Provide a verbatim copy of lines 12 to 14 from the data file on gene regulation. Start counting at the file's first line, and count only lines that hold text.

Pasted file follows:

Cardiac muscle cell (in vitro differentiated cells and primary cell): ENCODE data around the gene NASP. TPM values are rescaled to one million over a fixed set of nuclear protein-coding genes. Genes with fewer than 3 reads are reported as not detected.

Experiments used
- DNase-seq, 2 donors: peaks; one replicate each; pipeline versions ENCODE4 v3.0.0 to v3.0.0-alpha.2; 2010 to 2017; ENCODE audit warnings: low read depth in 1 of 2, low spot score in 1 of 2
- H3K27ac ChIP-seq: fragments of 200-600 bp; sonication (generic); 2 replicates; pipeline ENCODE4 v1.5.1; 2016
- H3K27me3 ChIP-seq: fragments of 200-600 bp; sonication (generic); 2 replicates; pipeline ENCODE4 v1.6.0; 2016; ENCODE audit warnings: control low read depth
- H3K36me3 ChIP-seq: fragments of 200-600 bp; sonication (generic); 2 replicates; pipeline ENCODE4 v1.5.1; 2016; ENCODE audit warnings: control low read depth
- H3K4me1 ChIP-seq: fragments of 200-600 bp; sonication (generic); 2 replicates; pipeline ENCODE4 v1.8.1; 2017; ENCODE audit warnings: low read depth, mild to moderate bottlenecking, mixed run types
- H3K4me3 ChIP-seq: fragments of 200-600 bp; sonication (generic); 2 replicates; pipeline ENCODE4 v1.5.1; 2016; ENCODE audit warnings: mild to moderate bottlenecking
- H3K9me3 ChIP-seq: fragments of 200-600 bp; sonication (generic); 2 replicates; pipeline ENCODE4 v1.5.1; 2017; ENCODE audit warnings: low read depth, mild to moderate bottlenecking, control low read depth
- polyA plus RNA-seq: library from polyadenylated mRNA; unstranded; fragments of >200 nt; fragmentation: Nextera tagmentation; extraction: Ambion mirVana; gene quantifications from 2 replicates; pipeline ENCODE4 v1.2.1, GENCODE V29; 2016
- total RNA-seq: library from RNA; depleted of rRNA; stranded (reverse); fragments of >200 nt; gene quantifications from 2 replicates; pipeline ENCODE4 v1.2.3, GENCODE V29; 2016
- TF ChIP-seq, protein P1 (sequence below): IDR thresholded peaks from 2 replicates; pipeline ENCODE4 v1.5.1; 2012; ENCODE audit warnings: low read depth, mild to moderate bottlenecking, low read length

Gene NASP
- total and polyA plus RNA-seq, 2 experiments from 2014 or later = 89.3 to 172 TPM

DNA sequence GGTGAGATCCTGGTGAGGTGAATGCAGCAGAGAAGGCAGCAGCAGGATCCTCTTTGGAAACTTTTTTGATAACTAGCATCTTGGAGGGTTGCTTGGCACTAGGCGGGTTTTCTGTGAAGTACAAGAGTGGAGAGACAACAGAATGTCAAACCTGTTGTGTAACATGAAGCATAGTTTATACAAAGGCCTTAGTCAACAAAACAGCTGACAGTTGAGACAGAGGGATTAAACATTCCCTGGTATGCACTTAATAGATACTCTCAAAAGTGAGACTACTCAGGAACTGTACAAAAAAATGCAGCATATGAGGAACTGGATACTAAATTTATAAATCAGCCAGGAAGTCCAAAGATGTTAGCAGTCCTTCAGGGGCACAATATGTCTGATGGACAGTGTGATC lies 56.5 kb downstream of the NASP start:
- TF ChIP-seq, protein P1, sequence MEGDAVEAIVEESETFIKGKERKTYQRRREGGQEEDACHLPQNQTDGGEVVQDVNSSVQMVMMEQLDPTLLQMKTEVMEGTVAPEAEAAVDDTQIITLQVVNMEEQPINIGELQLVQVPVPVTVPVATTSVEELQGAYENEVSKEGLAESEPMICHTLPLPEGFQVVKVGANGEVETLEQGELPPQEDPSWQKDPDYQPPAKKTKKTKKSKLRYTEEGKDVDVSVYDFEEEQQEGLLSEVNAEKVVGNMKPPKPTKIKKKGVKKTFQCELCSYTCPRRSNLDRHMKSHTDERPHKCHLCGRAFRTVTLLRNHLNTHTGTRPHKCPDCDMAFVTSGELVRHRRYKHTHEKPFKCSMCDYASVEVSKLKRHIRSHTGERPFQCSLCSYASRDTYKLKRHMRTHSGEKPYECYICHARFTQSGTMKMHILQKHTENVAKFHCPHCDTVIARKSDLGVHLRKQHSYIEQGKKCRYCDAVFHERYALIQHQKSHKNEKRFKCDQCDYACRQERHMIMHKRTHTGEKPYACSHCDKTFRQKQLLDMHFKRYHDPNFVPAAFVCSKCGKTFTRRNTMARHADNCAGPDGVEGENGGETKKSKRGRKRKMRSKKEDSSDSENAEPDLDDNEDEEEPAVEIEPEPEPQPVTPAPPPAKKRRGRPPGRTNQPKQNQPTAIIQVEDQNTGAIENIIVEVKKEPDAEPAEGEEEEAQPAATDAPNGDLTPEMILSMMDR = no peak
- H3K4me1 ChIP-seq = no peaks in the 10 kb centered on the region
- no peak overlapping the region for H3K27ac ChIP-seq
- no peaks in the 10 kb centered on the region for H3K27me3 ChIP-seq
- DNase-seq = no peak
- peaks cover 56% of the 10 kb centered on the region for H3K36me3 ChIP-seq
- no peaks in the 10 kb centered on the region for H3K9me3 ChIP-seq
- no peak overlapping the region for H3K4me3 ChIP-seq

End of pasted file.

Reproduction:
- TF ChIP-seq, protein P1 (sequence below): IDR thresholded peaks from 2 replicates; pipeline ENCODE4 v1.5.1; 2012; ENCODE audit warnings: low read depth, mild to moderate bottlenecking, low read length

Gene NASP
- total and polyA plus RNA-seq, 2 experiments from 2014 or later = 89.3 to 172 TPM